Calling the Shots: A celebration for Baldwin

Tom Baldwin is experiencing a wide range of emotions at this point of the school year. With less than a week left before the final day, he is feeling sad, but excited.

A new page is turning in the 78-year-old's life. Who could blame him for getting a little choked up, or even being wrapped in nostalgia?

Baldwin, the former Costa Mesa High football coach, is in his final year at the school, as he is retiring after roughly 49 years as a teacher.

Perhaps, this is more of a news or education story, since Baldwin will continue to coach the boys' and girls' golf teams at Costa Mesa. But if you know Baldwin, you'll realize he'll always belong on the sports page.

Many in the community continue to call him, "Coach." His former players certainly refer to him by that title.

Many of those former players plan to honor Coach's career on July 1. It's a retirement party for Baldwin. It's not only about Baldwin as a teacher, but it's also about his time as a coach.

Now you can understand why Baldwin is excited. He's planning to see many of his former players, some might even show up by surprise.

The party starts at 5 p.m. at the Neighborhood Community Center in Costa Mesa. Baldwin has been getting the word out in search of former players and students who would like to come. If you're one of them, you can RSVP with his daughter, Tina Lievanos, (714) 658-0090 or Tom's better half, Carol, (714) 979-2279.

I believe 300 people are expected. Yours truly is among the fortunate to be invited. I also hear that my former boss, and former Daily Pilot Sports Editor Roger Carlson is expected to be there, an extra treat for me.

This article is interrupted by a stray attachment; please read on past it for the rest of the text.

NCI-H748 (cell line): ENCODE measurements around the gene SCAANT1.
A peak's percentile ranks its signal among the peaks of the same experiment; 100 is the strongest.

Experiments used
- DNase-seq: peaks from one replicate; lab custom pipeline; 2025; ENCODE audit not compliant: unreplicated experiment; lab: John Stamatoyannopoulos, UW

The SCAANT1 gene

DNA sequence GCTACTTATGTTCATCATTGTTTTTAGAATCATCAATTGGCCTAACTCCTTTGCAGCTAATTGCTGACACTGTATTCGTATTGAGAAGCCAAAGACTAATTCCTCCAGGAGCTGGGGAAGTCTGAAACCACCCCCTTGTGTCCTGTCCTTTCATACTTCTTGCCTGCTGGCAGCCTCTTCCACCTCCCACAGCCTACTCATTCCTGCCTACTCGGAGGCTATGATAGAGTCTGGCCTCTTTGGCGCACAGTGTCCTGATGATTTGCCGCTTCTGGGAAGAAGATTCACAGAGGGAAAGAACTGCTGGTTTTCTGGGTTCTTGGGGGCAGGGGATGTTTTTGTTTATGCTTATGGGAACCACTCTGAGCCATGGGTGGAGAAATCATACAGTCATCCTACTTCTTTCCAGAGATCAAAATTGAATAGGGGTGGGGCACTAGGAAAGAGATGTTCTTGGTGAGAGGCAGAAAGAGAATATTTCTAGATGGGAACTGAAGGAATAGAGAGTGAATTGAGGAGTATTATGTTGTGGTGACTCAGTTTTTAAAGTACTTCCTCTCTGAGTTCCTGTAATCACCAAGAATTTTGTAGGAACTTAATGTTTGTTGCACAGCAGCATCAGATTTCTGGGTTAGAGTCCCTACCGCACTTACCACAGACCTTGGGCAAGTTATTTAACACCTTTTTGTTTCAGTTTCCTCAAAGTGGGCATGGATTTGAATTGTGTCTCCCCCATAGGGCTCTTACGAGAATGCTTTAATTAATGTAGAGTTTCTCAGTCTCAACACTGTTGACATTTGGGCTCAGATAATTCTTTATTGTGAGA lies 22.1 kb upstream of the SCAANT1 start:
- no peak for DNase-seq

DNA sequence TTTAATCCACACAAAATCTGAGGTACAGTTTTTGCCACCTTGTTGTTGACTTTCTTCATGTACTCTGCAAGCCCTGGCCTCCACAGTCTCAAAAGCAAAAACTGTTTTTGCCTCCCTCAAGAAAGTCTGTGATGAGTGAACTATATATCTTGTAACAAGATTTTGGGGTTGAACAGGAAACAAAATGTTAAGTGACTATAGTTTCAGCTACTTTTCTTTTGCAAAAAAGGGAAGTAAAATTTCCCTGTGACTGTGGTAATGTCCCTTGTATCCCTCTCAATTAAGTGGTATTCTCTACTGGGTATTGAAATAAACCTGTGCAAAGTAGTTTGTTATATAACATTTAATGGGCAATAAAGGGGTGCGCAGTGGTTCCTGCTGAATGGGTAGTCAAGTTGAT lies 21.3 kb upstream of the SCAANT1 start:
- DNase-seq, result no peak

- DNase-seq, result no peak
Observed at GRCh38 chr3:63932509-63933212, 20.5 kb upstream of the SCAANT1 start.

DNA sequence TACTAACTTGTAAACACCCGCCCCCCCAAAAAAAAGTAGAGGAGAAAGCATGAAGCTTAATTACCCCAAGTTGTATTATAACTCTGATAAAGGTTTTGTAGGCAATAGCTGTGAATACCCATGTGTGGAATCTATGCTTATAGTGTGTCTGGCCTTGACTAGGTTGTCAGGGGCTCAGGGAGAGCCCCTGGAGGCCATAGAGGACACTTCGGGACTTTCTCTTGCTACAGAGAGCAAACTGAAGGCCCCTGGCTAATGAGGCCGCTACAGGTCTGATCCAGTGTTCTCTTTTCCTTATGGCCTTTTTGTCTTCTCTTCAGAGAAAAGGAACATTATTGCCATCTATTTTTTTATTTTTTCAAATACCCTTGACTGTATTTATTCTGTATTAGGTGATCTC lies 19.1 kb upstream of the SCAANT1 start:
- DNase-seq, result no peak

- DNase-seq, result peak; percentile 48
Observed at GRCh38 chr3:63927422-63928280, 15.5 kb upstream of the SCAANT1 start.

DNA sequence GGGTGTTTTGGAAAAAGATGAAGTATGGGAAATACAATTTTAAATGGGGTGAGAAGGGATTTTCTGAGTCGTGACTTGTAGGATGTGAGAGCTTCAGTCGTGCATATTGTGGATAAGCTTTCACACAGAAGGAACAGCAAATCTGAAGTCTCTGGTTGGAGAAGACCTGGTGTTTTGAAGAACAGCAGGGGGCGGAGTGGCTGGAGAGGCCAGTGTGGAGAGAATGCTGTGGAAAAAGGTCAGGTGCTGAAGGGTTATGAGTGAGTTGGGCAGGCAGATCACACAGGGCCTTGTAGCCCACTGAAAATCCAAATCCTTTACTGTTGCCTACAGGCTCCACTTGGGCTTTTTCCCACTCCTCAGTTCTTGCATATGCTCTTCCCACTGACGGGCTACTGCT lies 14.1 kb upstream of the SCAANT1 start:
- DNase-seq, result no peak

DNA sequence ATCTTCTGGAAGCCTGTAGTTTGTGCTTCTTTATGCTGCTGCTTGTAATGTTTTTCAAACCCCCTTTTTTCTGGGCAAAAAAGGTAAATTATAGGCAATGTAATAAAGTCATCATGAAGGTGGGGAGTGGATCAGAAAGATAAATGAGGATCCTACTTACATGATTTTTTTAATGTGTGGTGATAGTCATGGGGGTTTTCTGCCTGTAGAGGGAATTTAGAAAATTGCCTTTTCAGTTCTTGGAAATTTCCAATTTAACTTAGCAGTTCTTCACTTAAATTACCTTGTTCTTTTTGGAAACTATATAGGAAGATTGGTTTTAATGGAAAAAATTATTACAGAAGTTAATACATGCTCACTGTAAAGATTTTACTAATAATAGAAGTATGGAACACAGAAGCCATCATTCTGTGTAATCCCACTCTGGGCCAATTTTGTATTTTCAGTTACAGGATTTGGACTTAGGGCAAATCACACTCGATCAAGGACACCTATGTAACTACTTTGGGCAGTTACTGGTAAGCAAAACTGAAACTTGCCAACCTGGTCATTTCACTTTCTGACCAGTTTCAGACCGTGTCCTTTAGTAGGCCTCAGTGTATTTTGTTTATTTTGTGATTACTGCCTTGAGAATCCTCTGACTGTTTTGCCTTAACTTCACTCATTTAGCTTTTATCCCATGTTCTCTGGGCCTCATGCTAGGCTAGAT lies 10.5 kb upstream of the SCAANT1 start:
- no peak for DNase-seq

We'll all be there to honor a great man, who influenced many lives.

With Baldwin being 78 it seems now would be a good time to retire. But he could probably go a few more years if it weren't for his health.

Two years ago, doctors discovered a rare disease within Baldwin's intestines. He continued to teach and coach. What did you expect from a former Army platoon leader in the Korean War?

This past school year proved difficult for Baldwin, with the doctor visits and pain he experienced.

There's a hard mass blocking his intestines. It's a disease called mesenteric panniculitis. The mass can't be removed because it is actually part of the intestines.

"If I didn't have the surgeries and the health issues, I would keep going," Baldwin said Friday. "It's been a little hard to do."

But Baldwin is OK with retiring. He is excited about seeing people from the past at the party. He said he's already had the opportunity to speak with some over the phone.

He's known as, "Coach," but when Baldwin talks about his former players and students, he says, "my kids."

He chuckles about how silly that might sound when he thinks of the first students he taught.

"They're now 68 years old and they're my kids," he says.

Baldwin began teaching in 1957. A former quarterback/defensive back at Santa Ana College in 1954, he later began as a substitute teacher at the school. He also played at Long Beach State, where he was a graduate assistant for football and track and field.

He taught at Santa Ana High, where he coached football. He was also a coach at Santa Ana Valley. He was at Costa Mesa for 26 years.

Baldwin didn't teach every year since 1957. He took some time off to work with the Southern California Sun of the short-lived World Football League and he also worked as an NFL scout.

He was the head football coach at Santa Ana High from 1965 to 1974, guiding some great teams and working with some big-time talent.

Isaac Curtis, who starred in the NFL as a receiver for the Cincinnati Bengals, played for Baldwin from 1966 to '68.

There were so many other players, some short and skinny, but Baldwin still managed to get the best out of every one of them.

Baldwin hopes many of them will be there July 1 for his retirement party. After all, more than the game, he cherishes the people who have been in his life.

"What I'm going to miss the most about teaching is the relationships with the kids," Baldwin said. "I'm still going to coach, but it's not quite the same."

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